Workers at the LAX Hilton filed a purported class action lawsuit Tuesday against the hotel, alleging a pattern of violations of California wage and hour laws since at least 2004. The action is the latest salvo in the hotel's ongoing dispute with workers who have sought to unionize.

The lawsuit, filed in L.A. Country Superior Court, charges management with denying employees the meal and rest breaks required under the state Labor Code. Workers alleged they were required to note breaks on their time sheets, whether or not they actually took them, or face a reprimand.

"The workers have tried any number of actions to achieve justice before taking this step," said Randy Renick, a partner at Hadsell, Stormer, Keeny, Richardson and Renick LLP, the Pasadena law firm representing the workers. "Other hotels in the area are complying with the law."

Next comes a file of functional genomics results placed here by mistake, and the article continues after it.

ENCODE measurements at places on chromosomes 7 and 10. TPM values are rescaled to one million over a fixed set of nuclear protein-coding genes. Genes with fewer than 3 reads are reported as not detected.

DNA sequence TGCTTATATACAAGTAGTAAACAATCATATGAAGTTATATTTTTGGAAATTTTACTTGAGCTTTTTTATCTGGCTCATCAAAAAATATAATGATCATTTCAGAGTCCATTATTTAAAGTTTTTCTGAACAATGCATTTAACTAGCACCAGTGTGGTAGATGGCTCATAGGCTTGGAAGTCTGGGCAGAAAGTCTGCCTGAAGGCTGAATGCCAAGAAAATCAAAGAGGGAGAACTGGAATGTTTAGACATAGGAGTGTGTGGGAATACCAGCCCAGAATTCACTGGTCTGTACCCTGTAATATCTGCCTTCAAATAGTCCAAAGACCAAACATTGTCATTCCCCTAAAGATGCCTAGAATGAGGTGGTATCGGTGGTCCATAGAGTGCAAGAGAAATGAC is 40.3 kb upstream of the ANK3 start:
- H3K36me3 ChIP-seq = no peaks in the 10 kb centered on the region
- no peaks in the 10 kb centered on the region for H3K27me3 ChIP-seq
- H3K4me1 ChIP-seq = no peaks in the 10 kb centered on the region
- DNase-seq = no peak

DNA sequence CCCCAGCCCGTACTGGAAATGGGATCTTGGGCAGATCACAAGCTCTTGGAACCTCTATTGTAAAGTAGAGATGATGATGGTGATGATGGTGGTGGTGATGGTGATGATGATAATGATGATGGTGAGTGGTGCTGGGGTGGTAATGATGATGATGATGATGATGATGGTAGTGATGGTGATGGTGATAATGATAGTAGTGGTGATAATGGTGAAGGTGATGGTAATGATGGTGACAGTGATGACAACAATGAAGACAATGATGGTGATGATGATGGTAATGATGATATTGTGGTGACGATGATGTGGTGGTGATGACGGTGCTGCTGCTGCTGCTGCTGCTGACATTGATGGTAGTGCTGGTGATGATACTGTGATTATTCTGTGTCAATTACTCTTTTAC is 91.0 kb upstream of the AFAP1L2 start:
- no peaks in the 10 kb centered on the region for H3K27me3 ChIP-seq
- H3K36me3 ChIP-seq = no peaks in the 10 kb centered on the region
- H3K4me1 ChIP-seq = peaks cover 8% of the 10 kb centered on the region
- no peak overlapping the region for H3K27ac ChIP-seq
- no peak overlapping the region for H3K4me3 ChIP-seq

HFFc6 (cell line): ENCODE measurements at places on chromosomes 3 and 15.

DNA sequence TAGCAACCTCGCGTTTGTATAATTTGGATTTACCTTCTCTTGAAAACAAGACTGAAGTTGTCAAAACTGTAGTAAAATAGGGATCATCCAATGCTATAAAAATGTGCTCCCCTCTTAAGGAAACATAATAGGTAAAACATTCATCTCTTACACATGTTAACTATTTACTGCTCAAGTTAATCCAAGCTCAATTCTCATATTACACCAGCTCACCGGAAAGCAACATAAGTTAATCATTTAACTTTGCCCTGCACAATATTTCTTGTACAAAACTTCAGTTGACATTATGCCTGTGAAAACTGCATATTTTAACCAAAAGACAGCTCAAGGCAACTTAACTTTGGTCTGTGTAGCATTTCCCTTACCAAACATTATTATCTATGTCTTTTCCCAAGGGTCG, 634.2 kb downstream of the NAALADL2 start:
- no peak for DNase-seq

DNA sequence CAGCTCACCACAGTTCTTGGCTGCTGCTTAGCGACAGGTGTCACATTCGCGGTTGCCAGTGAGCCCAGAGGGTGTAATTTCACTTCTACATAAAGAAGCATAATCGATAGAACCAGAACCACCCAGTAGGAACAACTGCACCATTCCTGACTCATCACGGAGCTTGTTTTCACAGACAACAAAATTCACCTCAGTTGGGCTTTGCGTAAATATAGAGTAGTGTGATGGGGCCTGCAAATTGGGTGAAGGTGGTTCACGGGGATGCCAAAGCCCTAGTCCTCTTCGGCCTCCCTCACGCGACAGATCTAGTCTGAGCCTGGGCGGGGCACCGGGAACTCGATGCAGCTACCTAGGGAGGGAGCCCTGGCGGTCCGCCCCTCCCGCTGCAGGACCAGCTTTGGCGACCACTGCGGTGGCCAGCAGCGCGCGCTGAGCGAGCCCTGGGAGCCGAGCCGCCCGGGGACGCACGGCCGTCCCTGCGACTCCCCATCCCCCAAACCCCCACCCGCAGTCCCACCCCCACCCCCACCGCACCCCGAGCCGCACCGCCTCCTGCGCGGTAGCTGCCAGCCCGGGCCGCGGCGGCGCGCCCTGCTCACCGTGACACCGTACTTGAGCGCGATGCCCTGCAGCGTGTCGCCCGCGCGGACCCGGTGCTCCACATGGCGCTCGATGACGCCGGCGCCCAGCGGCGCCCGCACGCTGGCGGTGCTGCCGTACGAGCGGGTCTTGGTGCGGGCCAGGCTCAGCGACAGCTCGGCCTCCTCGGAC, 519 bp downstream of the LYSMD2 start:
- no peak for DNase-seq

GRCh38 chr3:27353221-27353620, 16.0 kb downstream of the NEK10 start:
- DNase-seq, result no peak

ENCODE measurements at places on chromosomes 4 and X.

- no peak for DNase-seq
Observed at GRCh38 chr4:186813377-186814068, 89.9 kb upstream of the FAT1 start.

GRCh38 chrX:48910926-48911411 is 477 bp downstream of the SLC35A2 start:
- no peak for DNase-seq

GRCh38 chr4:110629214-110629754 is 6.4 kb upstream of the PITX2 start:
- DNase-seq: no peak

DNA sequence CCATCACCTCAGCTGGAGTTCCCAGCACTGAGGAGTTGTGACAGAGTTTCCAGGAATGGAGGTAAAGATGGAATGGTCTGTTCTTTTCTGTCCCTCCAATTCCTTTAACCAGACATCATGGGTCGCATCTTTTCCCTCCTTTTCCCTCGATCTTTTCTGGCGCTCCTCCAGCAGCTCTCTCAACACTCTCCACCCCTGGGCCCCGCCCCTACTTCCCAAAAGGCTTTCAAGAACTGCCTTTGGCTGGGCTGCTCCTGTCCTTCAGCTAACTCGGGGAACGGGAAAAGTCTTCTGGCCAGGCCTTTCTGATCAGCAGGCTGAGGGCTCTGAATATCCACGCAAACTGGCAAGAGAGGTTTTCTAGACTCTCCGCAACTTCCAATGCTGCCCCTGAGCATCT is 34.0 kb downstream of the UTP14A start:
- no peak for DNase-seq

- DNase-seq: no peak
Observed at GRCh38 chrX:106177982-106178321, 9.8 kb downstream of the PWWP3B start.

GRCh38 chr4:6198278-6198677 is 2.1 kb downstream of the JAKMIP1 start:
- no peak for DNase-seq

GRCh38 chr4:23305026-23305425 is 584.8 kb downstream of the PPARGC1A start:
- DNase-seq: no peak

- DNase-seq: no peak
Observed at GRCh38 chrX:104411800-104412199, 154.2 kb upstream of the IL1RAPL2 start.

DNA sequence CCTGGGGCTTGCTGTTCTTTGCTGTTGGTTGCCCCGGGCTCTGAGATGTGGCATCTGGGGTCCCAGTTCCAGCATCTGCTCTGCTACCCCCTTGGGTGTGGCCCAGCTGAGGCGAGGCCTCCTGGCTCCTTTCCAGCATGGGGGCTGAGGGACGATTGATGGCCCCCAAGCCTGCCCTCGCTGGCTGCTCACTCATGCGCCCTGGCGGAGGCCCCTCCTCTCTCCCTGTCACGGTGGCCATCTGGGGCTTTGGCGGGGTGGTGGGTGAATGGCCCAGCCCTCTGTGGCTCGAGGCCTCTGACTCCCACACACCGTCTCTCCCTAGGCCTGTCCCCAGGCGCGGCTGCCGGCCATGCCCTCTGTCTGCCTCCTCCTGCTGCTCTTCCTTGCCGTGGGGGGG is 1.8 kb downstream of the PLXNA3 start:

Renick's firm has won successful settlements for workers at other airport-area hotels in the past year. In January, the owners of the Westin LAX paid current and former workers $3 million in back wages. A similar $6.5 million settlement with owners of the Radisson LAX was approved last month.

A spokesman for Fortuna Enterprises LP, the hotel's owner, said they had not yet seen the lawsuit and could not comment.

LAX Hilton owners have unsuccessfully attempted to overturn the city's "fair wage" ordinance and have been cited by state and federal regulators for personnel practices and anti-union activities.

In October, a National Labor Relations Board administrative law judge issued a proposed ruling finding that the LAX Hilton management wrongfully suspended 77 workers for engaging in a protected work stoppage related to an organizing campaign. The decision will become final on Thursday unless the LAX Hilton files an appeal.

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